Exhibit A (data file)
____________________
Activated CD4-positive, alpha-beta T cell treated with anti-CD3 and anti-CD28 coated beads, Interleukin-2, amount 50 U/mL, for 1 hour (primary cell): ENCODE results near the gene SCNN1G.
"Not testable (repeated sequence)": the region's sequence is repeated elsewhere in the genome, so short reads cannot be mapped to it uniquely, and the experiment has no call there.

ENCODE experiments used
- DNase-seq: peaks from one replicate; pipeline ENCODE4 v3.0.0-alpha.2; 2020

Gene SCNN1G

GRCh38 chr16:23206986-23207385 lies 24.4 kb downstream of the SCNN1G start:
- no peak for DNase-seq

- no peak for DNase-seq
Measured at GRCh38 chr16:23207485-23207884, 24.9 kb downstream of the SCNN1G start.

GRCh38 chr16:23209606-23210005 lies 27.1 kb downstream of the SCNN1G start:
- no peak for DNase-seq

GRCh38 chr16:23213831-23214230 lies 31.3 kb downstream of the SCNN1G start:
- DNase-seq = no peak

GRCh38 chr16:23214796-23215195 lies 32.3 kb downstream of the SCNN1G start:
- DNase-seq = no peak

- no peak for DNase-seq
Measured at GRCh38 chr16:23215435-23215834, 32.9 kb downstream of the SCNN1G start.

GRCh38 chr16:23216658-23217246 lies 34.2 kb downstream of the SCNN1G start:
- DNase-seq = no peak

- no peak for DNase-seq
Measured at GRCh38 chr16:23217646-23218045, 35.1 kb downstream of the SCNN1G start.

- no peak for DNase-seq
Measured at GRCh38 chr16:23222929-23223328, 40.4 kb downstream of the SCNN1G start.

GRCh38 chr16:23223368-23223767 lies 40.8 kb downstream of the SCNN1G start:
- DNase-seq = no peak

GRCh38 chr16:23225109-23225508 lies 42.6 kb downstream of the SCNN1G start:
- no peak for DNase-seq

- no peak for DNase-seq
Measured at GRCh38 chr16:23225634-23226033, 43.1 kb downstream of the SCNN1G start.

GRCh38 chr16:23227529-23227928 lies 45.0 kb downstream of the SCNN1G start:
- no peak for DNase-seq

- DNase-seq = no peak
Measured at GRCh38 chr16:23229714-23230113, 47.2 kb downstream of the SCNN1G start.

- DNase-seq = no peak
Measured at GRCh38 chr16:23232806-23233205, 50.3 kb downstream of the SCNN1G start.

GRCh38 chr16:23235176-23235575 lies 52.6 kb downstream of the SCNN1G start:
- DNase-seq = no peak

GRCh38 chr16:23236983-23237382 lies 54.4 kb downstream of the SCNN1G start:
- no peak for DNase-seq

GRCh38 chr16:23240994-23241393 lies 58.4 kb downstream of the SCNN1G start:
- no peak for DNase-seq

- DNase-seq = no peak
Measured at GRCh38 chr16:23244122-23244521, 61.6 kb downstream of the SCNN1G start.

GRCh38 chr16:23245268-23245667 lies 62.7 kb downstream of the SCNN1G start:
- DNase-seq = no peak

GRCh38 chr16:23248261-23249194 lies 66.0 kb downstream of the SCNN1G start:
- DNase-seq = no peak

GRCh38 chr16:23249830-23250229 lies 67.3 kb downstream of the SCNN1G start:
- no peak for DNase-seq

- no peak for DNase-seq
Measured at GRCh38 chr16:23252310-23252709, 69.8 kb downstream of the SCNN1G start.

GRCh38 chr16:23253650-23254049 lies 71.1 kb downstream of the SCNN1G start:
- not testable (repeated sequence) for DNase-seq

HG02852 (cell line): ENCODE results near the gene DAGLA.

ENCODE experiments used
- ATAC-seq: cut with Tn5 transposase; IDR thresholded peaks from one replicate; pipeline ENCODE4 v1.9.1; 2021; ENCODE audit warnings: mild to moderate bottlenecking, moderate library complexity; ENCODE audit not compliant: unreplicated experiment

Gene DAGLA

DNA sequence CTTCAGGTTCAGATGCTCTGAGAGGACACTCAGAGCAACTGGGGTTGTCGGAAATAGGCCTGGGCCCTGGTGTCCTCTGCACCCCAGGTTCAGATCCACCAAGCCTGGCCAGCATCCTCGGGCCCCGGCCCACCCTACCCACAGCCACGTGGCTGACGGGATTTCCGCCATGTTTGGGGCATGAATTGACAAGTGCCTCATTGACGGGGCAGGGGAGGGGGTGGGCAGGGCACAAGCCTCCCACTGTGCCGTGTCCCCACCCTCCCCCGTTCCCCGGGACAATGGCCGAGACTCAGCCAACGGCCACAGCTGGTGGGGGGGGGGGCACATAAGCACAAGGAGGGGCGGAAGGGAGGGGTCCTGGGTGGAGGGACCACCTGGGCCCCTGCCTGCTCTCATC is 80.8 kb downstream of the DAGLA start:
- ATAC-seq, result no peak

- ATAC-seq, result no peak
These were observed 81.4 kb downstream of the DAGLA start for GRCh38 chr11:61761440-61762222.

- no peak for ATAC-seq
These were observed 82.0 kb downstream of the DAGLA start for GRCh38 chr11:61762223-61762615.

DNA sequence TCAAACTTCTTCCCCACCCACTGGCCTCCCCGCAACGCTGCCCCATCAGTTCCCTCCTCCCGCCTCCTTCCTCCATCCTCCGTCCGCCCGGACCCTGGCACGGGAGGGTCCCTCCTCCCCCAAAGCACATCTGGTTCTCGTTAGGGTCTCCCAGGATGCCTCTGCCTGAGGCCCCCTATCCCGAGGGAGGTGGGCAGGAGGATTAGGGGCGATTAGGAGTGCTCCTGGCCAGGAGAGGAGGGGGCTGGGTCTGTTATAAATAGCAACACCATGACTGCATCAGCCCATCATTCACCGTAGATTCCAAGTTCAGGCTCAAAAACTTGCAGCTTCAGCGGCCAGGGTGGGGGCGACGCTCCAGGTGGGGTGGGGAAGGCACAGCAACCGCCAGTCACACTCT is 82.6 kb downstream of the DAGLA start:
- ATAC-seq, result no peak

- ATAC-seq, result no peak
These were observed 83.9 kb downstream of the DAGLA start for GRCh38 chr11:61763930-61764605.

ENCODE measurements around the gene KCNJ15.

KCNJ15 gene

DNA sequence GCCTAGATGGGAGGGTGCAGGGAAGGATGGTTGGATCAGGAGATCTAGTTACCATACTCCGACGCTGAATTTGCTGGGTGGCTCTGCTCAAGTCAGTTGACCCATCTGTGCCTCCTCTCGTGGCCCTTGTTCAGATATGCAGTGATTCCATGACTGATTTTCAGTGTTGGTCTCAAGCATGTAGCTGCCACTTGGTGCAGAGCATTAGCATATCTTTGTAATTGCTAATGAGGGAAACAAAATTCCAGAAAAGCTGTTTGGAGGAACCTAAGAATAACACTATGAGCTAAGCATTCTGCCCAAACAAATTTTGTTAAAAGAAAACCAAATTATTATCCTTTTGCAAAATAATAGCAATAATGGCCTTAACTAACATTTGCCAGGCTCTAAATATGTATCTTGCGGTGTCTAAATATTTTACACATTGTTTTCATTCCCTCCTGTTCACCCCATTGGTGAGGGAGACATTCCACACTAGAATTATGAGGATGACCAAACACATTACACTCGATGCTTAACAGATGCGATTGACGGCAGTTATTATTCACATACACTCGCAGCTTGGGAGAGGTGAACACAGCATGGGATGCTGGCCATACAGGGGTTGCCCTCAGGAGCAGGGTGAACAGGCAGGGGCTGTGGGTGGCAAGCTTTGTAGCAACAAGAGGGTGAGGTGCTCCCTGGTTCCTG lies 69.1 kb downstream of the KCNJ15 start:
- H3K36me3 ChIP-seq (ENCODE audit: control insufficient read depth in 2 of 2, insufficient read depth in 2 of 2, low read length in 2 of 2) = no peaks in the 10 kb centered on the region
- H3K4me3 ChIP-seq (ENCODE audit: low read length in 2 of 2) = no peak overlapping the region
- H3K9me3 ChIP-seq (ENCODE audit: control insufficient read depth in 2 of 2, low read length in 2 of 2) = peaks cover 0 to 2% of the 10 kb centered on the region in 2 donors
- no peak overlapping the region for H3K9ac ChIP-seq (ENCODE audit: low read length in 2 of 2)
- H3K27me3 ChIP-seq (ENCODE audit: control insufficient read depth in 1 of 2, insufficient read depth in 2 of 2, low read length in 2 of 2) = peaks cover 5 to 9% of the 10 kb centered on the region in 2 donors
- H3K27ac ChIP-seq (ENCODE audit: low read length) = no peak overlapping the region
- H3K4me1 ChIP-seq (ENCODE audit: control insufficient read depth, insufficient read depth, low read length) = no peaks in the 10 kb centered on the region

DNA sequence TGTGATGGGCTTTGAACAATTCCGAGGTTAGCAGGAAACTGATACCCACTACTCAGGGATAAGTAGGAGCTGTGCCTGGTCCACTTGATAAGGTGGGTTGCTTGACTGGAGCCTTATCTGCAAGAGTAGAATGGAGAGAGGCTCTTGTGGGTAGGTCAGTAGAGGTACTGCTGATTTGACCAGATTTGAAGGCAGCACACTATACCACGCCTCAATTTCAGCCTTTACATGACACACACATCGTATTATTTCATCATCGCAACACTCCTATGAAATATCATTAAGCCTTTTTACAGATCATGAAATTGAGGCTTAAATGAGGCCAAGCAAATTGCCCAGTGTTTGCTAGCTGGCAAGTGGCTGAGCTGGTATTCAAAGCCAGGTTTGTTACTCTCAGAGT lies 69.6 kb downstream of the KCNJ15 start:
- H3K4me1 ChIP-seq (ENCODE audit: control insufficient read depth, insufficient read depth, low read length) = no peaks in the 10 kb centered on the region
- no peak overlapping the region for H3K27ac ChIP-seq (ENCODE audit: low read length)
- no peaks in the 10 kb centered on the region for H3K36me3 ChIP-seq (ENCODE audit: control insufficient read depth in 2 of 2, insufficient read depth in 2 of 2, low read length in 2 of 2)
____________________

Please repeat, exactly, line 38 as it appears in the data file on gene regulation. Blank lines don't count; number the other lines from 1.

GRCh38 chr16:23236983-23237382 lies 54.4 kb downstream of the SCNN1G start: